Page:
So I would say that it is not the case that in some countries women have no rights, merely that they have different rights.

AMcGuinn said...

Mr Mouse is right: "where women have rights" was overstating the case. The key right that makes polygamy impractical, as I said, is "the right to a share of property in the case of divorce". That only became established in the West in the last 50 years; prior to that, de facto polygamy with an old more-or-less-unwanted wife and a young mistress was the norm for rich men. Today, serial monogamy appears to be far more common.

I suppose some Western wives would choose to remain in residence if superseded, were it up to them, but I suspect it would a minority choice.

A Nonny Mouse said...

The raising of this topic prompts me to further observations.

Women who talk about Women’s Rights are really talking at cross purposes: each woman is really only interested in one woman’s rights, namely her own, and foolishly imagines that these will never ever be in conflict with any other woman’s rights, but always at variance with men’s rights. Even for Lesbians, this is never the case.

Put it this way. Mrs ABC considered herself a feminist: the way her husband eventually dumped her caused her grief, and this she blamed on deficient women’s rights. Illogically: two women were in dispute over one man, and one woman’s loss was another woman’s gain. Mrs ABC had four strong sons: they grew up, married, had children, and were divorced by their wives, encouraged by women orientated divorce laws, which gave them a generous portion of their husbands’ goods. What annoyed her now was that these hussies then proceeded to deny her access to her grandchildren: the rights of one set of women detracting from the rights of another. Women’s Liberation is only robbing Petra to pay Pavla.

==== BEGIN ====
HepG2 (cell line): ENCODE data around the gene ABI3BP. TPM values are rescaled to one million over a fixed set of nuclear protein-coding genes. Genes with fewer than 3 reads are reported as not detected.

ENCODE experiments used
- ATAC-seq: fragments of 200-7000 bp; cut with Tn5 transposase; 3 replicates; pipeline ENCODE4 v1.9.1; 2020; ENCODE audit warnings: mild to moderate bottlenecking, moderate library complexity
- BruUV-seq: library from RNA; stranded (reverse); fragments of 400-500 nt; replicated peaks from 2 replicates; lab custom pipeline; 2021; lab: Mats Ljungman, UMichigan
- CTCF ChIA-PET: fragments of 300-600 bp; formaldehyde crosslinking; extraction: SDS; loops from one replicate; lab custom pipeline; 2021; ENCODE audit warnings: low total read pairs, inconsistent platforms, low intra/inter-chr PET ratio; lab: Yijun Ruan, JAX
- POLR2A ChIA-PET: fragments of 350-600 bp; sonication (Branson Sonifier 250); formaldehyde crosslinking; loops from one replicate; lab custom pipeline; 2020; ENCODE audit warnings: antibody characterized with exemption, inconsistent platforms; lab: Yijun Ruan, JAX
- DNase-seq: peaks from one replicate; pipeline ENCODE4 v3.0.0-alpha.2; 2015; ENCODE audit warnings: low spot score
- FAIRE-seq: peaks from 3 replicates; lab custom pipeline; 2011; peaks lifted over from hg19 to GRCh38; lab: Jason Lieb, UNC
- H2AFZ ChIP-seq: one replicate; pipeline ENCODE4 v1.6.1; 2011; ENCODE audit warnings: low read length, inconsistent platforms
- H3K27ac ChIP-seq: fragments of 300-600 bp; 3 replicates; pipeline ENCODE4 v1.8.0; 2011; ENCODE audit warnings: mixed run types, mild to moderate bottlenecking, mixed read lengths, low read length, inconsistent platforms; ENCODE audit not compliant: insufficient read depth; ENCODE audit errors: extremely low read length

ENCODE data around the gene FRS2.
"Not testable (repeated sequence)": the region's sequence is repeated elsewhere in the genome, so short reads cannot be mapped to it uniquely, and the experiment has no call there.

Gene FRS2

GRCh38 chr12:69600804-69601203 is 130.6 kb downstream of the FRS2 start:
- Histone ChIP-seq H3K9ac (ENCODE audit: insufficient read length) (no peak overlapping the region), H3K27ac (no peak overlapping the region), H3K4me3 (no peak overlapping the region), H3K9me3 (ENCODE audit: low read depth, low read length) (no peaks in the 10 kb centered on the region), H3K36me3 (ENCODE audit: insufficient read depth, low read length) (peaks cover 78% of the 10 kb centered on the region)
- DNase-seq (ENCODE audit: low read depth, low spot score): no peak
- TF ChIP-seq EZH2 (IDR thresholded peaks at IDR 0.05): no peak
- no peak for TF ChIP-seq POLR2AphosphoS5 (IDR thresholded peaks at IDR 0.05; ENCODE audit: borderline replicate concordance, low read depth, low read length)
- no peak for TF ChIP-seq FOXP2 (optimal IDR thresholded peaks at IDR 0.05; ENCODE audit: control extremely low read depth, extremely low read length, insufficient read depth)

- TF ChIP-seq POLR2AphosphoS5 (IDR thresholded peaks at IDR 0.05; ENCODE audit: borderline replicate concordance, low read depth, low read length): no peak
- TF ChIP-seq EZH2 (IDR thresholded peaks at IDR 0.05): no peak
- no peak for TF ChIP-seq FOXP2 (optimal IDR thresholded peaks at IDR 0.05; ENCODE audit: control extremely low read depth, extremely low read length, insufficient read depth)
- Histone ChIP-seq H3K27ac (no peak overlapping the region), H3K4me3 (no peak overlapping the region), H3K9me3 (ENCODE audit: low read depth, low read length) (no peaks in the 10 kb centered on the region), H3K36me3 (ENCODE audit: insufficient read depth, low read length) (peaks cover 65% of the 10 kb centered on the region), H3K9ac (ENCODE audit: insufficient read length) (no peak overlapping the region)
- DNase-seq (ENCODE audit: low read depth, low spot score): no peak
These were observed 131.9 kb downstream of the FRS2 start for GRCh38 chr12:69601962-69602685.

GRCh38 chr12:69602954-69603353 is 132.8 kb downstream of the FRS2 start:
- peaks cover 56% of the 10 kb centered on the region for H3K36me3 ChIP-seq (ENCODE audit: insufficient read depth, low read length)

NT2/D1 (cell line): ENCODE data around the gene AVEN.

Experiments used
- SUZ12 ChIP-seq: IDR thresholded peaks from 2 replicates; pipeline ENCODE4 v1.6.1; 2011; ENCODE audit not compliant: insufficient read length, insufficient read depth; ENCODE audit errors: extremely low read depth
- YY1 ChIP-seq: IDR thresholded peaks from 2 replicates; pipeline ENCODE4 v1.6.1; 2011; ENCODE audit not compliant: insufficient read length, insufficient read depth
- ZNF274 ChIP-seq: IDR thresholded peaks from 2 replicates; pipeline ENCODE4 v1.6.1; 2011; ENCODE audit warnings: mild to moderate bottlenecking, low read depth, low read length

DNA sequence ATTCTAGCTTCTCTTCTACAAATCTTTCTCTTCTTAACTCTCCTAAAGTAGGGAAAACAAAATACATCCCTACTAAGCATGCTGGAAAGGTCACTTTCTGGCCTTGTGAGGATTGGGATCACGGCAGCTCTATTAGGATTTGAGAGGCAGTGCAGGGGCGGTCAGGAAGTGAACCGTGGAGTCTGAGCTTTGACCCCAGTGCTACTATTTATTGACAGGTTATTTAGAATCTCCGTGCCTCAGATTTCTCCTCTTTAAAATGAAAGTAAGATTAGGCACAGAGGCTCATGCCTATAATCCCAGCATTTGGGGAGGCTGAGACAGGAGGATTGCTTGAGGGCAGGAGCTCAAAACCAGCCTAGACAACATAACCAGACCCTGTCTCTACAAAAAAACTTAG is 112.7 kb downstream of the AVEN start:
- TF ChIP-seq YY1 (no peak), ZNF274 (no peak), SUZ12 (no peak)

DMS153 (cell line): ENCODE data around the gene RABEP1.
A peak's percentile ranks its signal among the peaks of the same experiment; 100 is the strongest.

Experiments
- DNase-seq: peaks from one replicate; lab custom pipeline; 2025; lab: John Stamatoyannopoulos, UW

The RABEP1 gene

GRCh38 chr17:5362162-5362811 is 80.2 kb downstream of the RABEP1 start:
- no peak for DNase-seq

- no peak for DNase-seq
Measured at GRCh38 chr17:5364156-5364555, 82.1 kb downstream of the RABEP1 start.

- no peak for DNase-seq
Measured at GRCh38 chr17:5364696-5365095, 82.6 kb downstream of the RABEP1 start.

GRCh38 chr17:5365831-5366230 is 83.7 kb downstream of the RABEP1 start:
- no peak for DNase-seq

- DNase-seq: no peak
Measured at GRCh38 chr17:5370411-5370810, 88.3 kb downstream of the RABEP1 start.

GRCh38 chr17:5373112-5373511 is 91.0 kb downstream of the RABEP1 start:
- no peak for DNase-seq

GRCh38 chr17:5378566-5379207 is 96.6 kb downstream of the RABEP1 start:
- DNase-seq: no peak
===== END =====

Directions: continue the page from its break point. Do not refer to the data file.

Now as to matrimony and polygamy, what is really happening in the WASP world is that Miss Designing Hussy is ameliorating her profile. She can say to her intended: look, you must divorce your awful wedded wife (and forget your children) and marry me. Is this really in the interest of AWW, to say nothing of her children? Might there not be some cases where half a husband is better than none? In China the system managed to sweeten the pill for the #1 wife by putting her in charge of all the others. So in this system the really unhappy party was as often as not the subsequent wife.

Serial monogamy is not as widespread among the rich as you seem to think. Millionaires in my experience are normally polygamous. I even seem to recall having heard from Mrs KM of Luton about a young woman, possibly with childcare experience, who had recently been taken on as a mistress by Mr Rich Bastard. Miss Tress was thinking of having elocution lessons to remove her Luton accent. Generally I think these wives of errant millionaire husbands look carefully at their position and after proper consultation with their accountant and lawyer decide to stay put.